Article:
3. Home cooks, people who like chilli sauce. They love the brand and its cheeky packaging, and the unique heat/flavour of the sauce.
Step 3: Channels and Customer Relationships Now that we have a clear picture of who we’re serving and how we’ll delight them, we get to design three things: how we acquire them, how we keep them, and how we interact with them.
The Channels box is our chance to explain how we first encounter our customers, as well as how we deliver our Value Proposition. For example, your business might find customers through Google Ads or Facebook, then serve customers through face-to-face workshops or drop-shipped packages. We list both of these methods here.
The Customer Relationships box outlines how our interactions will unfold. Are we hoping for a long term relationship, or a short term relationship? Does each customer need to speak to a person, or use technology? If so, does it need to be a particular person, or the same one each time they come back? Will we need to work harder to acquire our customers or to retain our customers? Does one tend to happen more naturally than the other?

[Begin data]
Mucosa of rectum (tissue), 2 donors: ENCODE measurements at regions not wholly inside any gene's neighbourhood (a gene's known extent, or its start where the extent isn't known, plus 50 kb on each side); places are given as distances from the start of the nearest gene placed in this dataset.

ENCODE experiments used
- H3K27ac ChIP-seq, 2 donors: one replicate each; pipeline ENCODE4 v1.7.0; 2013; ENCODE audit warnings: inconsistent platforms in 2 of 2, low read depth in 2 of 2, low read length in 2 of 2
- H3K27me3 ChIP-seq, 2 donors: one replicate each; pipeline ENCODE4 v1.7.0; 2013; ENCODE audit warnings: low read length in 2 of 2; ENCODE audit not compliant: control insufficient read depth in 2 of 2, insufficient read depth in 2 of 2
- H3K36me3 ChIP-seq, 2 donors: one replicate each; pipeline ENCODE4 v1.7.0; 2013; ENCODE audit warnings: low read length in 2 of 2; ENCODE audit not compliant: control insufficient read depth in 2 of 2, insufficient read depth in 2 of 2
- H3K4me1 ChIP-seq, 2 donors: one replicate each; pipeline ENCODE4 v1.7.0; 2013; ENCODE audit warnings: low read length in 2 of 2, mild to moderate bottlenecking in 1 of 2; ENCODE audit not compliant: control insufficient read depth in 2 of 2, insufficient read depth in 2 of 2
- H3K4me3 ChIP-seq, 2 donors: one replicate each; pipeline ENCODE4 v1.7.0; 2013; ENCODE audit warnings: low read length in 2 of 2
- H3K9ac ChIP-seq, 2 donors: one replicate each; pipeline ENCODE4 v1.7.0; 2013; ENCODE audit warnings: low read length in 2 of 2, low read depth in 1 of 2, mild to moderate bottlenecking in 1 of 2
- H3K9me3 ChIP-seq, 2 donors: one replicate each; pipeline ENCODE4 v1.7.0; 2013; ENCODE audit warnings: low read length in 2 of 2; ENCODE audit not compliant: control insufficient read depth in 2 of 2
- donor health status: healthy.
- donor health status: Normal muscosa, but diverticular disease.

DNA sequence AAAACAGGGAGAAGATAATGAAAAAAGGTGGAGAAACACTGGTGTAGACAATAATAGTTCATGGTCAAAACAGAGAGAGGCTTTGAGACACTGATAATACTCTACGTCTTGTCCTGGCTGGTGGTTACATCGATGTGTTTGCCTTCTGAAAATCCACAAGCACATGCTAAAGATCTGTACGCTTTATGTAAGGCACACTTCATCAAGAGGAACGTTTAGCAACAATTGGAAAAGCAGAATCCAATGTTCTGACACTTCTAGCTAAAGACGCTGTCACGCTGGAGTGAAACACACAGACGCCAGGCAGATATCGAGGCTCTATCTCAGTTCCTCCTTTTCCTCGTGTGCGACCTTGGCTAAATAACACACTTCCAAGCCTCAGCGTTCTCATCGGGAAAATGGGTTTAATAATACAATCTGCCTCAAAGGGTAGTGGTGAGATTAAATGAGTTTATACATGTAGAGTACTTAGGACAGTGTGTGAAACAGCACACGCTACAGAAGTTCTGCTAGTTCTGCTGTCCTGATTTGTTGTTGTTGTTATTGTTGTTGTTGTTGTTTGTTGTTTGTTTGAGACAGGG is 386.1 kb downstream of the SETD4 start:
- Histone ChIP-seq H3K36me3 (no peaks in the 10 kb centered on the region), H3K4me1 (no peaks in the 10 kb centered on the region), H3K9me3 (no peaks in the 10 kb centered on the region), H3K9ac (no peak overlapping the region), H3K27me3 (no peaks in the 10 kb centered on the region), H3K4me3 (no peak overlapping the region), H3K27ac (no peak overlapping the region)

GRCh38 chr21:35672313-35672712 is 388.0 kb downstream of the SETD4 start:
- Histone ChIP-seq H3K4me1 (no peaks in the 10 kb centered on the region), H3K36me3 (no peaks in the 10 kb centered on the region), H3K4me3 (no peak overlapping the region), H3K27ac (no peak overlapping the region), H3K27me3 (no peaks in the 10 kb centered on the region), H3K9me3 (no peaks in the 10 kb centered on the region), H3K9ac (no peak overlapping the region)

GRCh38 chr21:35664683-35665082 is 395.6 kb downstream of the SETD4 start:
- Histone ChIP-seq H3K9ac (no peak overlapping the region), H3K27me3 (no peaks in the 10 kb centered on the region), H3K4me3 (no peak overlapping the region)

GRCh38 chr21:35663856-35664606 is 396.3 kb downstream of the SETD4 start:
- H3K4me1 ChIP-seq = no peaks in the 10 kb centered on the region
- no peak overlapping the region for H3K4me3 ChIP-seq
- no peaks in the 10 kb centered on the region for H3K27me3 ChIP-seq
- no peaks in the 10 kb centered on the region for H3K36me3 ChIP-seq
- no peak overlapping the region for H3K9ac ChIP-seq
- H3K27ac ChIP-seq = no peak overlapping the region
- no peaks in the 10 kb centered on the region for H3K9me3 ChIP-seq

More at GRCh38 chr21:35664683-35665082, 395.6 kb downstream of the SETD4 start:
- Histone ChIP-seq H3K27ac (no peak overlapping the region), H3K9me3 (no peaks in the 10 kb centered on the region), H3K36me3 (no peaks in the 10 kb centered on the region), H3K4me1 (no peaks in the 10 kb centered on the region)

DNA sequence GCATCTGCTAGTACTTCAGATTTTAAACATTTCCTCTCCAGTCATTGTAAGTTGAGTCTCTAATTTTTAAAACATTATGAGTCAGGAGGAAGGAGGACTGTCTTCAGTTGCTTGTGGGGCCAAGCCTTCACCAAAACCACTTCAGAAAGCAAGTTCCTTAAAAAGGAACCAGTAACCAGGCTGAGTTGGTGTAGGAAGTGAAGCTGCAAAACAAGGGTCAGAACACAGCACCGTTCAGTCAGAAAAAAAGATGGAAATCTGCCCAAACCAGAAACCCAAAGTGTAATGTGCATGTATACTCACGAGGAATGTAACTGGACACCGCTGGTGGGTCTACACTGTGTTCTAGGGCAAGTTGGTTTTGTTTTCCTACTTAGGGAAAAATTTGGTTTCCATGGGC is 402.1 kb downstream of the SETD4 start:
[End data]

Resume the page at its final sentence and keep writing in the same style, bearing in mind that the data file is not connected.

These two boxes tend to pair neatly together. By understanding our customer, their desires and their preferences, we can identify the best methods for recruiting and keeping them for years to come.
Josh – Our acquisition channels are Instagram and word of mouth, whereas our main delivery channel is through mail orders. Our customers are tough to acquire but are then quite loyal, and our transactions are highly automated. Once we find a way to tell the story and show them how great the product looks, it’s easy to get an order.
Kylie and Dan – Personal referrals are our best acquisition channel, but we’re keen to find new ways of reaching decision makers within primary schools, who usually make decisions six months in advance. Our online presence will need to improve, and we’re about to start testing keywords. Most of our customers come back each year, so our focus is on acquiring new customers, especially in off-peak times.